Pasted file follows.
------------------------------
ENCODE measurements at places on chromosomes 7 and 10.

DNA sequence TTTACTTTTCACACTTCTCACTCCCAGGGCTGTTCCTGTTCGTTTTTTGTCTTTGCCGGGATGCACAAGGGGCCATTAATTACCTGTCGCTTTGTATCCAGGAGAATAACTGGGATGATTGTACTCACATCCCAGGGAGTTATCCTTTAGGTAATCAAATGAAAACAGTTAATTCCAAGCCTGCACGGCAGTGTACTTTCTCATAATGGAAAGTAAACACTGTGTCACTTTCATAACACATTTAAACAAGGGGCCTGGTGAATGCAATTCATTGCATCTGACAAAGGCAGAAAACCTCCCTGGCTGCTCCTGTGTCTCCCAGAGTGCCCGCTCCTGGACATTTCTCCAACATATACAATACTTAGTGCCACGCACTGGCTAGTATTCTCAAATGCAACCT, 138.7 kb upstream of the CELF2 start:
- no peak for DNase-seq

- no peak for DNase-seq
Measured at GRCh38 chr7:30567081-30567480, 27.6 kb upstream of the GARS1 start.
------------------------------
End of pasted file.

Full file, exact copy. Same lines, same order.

ENCODE measurements at places on chromosomes 7 and 10.

DNA sequence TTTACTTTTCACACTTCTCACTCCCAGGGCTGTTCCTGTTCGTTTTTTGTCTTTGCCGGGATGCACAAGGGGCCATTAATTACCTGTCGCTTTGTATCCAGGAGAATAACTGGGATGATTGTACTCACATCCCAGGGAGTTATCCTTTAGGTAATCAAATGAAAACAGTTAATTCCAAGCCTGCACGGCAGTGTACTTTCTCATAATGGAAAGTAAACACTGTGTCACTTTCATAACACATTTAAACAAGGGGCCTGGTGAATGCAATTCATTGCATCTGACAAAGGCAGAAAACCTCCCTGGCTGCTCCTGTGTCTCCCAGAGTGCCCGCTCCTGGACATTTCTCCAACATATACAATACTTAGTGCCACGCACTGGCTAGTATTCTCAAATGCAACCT, 138.7 kb upstream of the CELF2 start:
- no peak for DNase-seq

- no peak for DNase-seq
Measured at GRCh38 chr7:30567081-30567480, 27.6 kb upstream of the GARS1 start.